Dear everyone

A little over a year ago I wrote to the chief executive of every NHS Trust in England asking for their personal commitment to work with PHE towards a truly smokefree NHS, and have just done so again to thank those involved for the positive action so far. Creating a smokefree NHS is one obvious way of getting quitting support to those who need it most. Many longer term smokers will already be in poor health and in regular contact with their GPs, local hospital and wider community health services. This will also be true for many people with mental health problems, as well as pregnant women. Yesterday to coincide with World No Tobacco Day, we published a blog which looks at the inequalities caused by smoking and the next steps to tackle these. Smoking remains the leading cause of premature death in the UK, 1 in 4 inpatients are smokers and it is responsible for half of the health gap between the poorest and most affluent communities, which means we have much still to do. You can read the blog here.

The focus of World No Tobacco Day, which is run by the World Health Organization, was cardiovascular disease. The WHO also use the event to mark exemplary achievements and it was great to see the British Heart Foundation recognised for their work in championing tobacco control in the United Kingdom, which they have now been doing for over 25 years.

Last week PHE attended the All Party Parliamentary Group (APPG) for Tuberculosis inquiry into the ‘Collaborative TB Strategy for England, 2015-2020’. The inquiry has been looking at different aspects of the joint NHS England and PHE strategy, including its overall effectiveness and making an evaluation of progress. The APPG noted the year-on-year decline in the number of new cases, 38% over the last 6 years and 9.3% in the last year alone. This is a huge achievement on the part of the NHS, local government public health teams, TB Alert and PHE. Though there is more to do to eliminate TB, this is very good news. ​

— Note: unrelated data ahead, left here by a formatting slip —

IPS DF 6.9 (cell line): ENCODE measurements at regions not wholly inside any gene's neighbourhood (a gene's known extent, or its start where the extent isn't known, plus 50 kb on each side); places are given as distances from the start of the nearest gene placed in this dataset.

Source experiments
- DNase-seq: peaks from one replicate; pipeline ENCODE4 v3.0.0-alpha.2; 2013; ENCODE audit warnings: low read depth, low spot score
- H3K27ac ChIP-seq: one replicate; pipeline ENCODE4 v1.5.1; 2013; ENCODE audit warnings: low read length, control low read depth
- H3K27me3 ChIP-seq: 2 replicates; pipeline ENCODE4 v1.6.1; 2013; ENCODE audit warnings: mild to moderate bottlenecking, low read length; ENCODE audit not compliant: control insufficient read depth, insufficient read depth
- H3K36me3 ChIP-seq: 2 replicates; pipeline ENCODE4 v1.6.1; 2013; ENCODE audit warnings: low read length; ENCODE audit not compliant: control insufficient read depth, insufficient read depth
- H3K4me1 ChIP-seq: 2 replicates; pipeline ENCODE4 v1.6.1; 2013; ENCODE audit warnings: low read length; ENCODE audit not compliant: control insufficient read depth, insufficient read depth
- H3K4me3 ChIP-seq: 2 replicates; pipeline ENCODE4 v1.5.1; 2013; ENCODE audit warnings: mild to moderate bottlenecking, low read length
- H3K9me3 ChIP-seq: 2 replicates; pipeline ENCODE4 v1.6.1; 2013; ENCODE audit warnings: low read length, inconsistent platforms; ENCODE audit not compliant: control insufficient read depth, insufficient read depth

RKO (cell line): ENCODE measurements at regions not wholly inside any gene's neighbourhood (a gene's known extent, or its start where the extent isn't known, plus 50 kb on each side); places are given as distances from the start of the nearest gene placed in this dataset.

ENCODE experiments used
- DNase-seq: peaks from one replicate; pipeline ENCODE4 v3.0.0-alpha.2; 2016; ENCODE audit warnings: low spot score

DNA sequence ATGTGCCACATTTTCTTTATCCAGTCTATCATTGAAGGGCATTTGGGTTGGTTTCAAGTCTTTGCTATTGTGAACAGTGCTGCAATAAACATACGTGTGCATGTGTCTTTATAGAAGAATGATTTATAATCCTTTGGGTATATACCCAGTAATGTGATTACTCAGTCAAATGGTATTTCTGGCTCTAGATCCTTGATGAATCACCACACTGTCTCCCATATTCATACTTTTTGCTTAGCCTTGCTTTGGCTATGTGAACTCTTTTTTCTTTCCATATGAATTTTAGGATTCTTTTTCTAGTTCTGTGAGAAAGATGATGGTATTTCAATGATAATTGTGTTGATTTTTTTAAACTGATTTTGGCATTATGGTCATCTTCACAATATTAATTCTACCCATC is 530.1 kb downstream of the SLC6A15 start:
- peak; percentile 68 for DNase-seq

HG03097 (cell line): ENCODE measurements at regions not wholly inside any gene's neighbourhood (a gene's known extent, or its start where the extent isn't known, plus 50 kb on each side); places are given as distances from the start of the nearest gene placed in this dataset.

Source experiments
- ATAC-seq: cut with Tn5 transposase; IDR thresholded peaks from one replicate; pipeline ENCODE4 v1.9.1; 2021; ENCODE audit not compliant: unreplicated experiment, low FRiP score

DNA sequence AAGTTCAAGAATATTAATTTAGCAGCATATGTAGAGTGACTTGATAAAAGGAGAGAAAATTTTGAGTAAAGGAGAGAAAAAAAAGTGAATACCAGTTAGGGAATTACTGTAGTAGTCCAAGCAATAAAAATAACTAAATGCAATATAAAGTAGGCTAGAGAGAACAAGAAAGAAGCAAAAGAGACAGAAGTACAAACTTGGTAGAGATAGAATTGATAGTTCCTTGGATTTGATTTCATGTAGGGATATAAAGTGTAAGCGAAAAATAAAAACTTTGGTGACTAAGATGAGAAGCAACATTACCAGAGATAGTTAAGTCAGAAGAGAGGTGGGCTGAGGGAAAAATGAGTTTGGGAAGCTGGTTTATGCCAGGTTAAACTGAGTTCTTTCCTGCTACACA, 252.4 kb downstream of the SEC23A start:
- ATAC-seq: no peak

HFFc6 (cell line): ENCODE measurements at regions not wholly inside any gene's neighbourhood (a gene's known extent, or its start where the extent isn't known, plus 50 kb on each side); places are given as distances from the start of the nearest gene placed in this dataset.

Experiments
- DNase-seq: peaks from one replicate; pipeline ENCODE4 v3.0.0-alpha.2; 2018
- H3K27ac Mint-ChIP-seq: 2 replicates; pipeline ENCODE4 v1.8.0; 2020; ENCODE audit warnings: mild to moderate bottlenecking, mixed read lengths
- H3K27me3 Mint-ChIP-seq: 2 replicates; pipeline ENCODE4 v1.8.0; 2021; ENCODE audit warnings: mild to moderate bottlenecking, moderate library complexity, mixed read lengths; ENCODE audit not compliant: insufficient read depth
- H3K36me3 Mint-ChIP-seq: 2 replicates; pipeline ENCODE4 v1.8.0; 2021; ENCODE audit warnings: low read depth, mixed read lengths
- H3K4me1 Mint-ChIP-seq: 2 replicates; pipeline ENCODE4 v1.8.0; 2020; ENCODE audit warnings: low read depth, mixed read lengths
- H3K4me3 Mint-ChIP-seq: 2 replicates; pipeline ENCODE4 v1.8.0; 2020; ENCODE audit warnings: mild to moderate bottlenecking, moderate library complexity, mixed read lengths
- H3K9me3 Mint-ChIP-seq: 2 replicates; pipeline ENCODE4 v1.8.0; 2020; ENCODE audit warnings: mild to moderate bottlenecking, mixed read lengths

Health and care professionals play a crucial role in helping people to stay well, often simply through starting conversations with the people they care for. Having an understanding of what really matters to people can be such an effective way of promoting shared decision making and healthy behaviour changes. Next week we are supporting ‘What Matters To You?’ an international awareness day encouraging more health professionals to shift the focus of their conversations from “what is the matter?” to “what matters to you?” More can be found on NHS England’s website and is well worth a read.

And finally, eating out is a big and continually growing part of our lives so it was encouraging this week to see Kentucky Fried Chicken publicly committing to our calorie reduction programme by announcing they will take out 20% of calories per serving from their food by 2025. It is good to see KFC showing industry leadership among the out of home sector, helping to create healthier options for people eating on the go.

With best wishes,

 

 

 

Friday messages from 2012-2017 are available on GOV.UK



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